Higher Fruit and Vegetable Intake May Directly Protect the Heart


A study published recently in the Annals of Internal Medicine found that diets rich in fruits and vegetables are associated with decreased signs of heart damage. The study looked for biomarkers of sub-clinical cardiac damage, cardiac strain, and inflammation in blood samples of 326 healthy individuals. The blood samples had been stored from the original DASH diet trials. These randomized controlled studies fed participants either a typical American diet, a diet higher in fruits and vegetables and lower in snacks and sweets, or the DASH (Dietary Approaches to Stop Hypertension) diet for eight weeks.

In this new analysis, both the fruit-and-vegetable-rich diet and the DASH diet (which also emphasizes fruits and vegetables, along with fat free or low-fat dairy products) were associated with lower subclinical cardiac damage and strain within an 8-week period. No significant association was found between any of the diets and a marker of inflammation.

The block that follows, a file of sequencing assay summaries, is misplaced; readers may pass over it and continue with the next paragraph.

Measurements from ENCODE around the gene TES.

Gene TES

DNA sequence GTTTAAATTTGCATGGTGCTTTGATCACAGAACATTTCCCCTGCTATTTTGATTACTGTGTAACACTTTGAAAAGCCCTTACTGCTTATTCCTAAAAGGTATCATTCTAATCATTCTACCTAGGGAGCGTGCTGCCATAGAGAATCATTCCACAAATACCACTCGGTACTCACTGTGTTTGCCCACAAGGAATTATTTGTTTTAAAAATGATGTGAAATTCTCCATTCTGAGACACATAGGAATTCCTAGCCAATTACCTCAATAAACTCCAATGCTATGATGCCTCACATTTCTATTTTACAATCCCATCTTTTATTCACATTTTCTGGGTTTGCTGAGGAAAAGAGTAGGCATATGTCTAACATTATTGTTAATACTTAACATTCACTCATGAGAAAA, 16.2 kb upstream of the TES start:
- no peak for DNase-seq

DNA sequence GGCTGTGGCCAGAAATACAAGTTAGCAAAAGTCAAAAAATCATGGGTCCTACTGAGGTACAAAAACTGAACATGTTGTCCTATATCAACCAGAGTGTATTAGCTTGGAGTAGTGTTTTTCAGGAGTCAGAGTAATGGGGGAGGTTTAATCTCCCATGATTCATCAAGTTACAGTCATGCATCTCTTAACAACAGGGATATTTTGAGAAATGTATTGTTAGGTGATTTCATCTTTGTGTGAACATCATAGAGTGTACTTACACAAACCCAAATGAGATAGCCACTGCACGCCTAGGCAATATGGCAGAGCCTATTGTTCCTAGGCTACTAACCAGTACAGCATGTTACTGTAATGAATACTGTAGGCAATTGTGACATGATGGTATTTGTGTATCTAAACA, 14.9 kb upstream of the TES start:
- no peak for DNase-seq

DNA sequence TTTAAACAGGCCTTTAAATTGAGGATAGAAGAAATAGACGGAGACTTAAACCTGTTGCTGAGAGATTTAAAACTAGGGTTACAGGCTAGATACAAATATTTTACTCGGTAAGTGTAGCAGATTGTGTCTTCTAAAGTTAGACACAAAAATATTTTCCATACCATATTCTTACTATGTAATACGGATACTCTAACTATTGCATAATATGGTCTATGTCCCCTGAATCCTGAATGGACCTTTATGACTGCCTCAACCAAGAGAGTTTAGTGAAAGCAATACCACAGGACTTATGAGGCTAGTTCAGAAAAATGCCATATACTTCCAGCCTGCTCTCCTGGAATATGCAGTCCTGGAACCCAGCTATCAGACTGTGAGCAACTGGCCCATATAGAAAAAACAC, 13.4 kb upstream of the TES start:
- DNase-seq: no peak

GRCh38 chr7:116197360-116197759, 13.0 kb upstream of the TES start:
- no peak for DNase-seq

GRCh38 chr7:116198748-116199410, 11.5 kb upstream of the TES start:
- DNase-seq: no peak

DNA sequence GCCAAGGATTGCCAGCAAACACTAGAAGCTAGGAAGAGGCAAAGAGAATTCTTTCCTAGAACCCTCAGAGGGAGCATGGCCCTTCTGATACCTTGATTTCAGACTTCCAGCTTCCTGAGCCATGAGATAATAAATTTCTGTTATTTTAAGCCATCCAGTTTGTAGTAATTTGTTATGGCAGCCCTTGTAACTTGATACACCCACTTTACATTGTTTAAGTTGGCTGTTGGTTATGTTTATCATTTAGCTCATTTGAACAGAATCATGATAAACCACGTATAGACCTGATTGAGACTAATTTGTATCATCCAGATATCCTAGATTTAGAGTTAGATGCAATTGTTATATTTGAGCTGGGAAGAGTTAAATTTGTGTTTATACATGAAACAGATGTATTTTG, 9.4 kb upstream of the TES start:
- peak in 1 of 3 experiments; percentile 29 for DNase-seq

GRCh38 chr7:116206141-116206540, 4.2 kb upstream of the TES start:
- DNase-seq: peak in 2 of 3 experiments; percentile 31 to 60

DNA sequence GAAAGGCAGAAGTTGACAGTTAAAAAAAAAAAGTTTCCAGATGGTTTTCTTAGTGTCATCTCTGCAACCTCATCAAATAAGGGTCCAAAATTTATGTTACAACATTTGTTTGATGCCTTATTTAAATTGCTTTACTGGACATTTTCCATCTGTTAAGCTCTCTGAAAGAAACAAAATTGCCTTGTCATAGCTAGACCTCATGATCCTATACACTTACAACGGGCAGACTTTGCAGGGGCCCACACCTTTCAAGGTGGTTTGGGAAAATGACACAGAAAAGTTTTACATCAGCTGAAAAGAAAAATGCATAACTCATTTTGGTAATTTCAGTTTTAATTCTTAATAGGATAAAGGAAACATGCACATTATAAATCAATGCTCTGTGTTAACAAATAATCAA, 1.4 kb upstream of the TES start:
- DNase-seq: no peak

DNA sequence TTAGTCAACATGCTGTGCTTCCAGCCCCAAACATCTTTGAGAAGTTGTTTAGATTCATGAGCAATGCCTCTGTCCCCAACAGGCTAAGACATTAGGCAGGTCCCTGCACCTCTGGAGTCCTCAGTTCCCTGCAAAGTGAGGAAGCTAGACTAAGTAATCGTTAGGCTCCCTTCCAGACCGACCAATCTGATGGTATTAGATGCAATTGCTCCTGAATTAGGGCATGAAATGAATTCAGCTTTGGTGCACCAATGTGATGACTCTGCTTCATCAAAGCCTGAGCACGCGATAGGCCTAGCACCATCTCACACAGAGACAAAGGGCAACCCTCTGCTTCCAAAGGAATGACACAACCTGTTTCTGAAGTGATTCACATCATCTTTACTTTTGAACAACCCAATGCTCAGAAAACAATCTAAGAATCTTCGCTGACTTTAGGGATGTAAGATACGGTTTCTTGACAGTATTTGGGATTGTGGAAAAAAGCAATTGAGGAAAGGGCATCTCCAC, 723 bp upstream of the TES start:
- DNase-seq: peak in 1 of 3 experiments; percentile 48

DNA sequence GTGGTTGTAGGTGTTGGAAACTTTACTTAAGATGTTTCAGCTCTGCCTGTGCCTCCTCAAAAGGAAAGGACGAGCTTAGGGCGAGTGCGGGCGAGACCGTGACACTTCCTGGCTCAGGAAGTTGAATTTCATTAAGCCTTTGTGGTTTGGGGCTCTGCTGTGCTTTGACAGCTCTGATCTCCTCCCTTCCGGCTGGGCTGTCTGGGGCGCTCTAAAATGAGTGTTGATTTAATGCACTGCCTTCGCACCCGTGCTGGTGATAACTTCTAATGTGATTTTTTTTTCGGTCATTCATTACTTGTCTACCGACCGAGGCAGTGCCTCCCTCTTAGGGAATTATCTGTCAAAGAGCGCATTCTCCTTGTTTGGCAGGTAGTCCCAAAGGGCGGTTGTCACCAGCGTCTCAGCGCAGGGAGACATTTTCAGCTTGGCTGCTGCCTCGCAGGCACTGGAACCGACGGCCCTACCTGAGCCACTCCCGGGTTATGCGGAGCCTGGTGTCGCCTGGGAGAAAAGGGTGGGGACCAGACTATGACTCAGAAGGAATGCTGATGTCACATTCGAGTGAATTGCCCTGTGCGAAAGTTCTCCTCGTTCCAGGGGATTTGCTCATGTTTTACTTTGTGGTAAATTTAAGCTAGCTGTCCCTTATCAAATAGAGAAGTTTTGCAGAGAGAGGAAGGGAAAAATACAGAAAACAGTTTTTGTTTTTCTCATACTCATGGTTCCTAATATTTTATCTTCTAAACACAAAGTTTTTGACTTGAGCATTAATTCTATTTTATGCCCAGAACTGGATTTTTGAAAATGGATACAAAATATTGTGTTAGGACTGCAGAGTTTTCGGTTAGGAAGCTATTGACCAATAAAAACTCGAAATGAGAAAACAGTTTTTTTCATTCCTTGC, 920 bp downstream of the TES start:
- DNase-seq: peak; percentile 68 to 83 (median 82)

The four DASH trials, completed in 1996, provided evidence that still forms the basis of dietary guidelines for cardiovascular disease (CVD) risk prevention. These studies did not, however, indicate whether the observed improvements in CVD risk factors directly protected the heart. The authors of this study concluded that what we eat does impact our cardiac health. They recommend focusing on consuming more fruit, vegetables, nuts, seeds, and legumes and eating fewer snacks and sweets.


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